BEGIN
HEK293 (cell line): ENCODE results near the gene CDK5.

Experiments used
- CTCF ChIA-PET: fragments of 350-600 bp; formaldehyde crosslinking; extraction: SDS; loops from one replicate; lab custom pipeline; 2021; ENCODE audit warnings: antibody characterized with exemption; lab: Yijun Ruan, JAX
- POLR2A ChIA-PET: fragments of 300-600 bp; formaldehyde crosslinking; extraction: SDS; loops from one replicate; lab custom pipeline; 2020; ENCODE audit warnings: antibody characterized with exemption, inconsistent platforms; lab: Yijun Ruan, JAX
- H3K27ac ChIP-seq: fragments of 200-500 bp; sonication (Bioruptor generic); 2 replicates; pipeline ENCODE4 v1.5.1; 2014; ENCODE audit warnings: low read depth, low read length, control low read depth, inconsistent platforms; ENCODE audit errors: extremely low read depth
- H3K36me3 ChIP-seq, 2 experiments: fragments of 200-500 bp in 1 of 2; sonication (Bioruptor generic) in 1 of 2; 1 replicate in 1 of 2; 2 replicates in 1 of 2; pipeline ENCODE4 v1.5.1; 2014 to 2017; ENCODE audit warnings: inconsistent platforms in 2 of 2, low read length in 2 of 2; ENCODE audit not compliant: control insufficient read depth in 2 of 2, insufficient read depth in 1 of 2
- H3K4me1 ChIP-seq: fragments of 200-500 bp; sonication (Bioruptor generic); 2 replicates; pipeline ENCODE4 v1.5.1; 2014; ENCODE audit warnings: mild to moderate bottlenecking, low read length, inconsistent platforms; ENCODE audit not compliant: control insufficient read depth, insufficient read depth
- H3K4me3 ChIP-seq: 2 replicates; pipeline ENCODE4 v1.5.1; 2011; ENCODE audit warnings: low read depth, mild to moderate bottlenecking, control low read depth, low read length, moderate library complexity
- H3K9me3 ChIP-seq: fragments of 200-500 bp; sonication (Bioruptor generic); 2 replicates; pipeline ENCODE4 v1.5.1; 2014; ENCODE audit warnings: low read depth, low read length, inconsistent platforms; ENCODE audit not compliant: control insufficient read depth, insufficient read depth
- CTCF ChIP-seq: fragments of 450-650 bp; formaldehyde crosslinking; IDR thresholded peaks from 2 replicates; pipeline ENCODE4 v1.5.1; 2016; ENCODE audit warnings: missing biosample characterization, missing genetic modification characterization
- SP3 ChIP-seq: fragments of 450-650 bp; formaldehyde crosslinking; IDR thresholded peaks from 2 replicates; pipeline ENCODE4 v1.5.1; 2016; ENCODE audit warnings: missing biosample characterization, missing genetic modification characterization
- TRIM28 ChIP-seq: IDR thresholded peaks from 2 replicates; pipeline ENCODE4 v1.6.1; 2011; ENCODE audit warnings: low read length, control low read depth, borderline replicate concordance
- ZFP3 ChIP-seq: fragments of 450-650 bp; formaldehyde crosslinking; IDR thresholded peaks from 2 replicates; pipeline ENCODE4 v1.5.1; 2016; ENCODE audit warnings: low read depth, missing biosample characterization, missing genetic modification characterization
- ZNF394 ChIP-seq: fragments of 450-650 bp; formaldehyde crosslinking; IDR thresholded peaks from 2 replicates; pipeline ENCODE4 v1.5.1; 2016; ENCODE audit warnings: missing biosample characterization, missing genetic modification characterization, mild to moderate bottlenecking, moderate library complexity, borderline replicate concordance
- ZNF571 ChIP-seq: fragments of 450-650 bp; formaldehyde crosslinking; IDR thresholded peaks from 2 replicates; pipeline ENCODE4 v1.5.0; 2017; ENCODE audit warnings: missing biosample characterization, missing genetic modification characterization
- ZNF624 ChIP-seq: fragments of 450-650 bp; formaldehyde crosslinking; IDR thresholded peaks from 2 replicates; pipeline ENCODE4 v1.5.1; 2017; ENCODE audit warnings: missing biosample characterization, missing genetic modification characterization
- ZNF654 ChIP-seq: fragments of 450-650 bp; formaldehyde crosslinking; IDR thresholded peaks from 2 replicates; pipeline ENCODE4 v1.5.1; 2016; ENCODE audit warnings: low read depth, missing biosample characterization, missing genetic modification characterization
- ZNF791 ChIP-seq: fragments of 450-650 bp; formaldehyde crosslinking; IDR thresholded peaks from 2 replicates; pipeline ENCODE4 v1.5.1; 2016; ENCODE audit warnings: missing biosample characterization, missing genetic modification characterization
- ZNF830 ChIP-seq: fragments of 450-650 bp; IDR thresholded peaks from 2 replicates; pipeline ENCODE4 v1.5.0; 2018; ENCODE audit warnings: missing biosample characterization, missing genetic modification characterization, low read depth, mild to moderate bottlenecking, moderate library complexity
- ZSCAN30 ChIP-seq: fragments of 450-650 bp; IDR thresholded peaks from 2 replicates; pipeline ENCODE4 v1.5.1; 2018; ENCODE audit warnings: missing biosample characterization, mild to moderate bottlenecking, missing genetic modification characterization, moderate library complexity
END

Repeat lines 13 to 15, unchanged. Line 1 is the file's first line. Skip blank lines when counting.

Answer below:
- ZFP3 ChIP-seq: fragments of 450-650 bp; formaldehyde crosslinking; IDR thresholded peaks from 2 replicates; pipeline ENCODE4 v1.5.1; 2016; ENCODE audit warnings: low read depth, missing biosample characterization, missing genetic modification characterization
- ZNF394 ChIP-seq: fragments of 450-650 bp; formaldehyde crosslinking; IDR thresholded peaks from 2 replicates; pipeline ENCODE4 v1.5.1; 2016; ENCODE audit warnings: missing biosample characterization, missing genetic modification characterization, mild to moderate bottlenecking, moderate library complexity, borderline replicate concordance
- ZNF571 ChIP-seq: fragments of 450-650 bp; formaldehyde crosslinking; IDR thresholded peaks from 2 replicates; pipeline ENCODE4 v1.5.0; 2017; ENCODE audit warnings: missing biosample characterization, missing genetic modification characterization